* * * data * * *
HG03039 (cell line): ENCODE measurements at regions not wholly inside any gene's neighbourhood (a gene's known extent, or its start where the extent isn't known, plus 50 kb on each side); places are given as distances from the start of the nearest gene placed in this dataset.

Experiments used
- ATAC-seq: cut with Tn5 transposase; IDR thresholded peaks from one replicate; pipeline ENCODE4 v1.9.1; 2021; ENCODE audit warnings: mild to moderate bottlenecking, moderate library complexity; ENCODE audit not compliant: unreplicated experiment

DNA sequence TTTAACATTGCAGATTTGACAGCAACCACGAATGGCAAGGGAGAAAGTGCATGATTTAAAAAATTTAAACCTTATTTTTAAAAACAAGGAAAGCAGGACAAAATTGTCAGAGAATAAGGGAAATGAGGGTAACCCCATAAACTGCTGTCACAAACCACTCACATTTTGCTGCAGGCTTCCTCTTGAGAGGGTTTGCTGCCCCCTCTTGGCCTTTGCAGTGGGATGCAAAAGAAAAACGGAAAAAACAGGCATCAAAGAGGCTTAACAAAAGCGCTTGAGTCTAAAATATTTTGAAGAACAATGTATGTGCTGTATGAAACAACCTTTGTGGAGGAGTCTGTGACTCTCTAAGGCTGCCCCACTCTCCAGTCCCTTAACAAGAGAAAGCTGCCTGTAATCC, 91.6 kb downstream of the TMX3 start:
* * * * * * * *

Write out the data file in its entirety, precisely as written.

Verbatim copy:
HG03039 (cell line): ENCODE measurements at regions not wholly inside any gene's neighbourhood (a gene's known extent, or its start where the extent isn't known, plus 50 kb on each side); places are given as distances from the start of the nearest gene placed in this dataset.

Experiments used
- ATAC-seq: cut with Tn5 transposase; IDR thresholded peaks from one replicate; pipeline ENCODE4 v1.9.1; 2021; ENCODE audit warnings: mild to moderate bottlenecking, moderate library complexity; ENCODE audit not compliant: unreplicated experiment

DNA sequence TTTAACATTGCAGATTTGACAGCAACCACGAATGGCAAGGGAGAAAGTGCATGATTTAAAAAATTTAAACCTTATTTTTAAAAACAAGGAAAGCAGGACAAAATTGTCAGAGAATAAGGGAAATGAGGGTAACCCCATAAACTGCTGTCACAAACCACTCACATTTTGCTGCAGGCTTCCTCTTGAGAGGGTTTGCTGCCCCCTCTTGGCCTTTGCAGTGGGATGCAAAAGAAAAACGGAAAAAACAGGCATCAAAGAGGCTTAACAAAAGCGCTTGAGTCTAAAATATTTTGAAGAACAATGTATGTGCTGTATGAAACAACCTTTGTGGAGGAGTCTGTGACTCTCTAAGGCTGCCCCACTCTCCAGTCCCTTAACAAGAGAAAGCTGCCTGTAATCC, 91.6 kb downstream of the TMX3 start: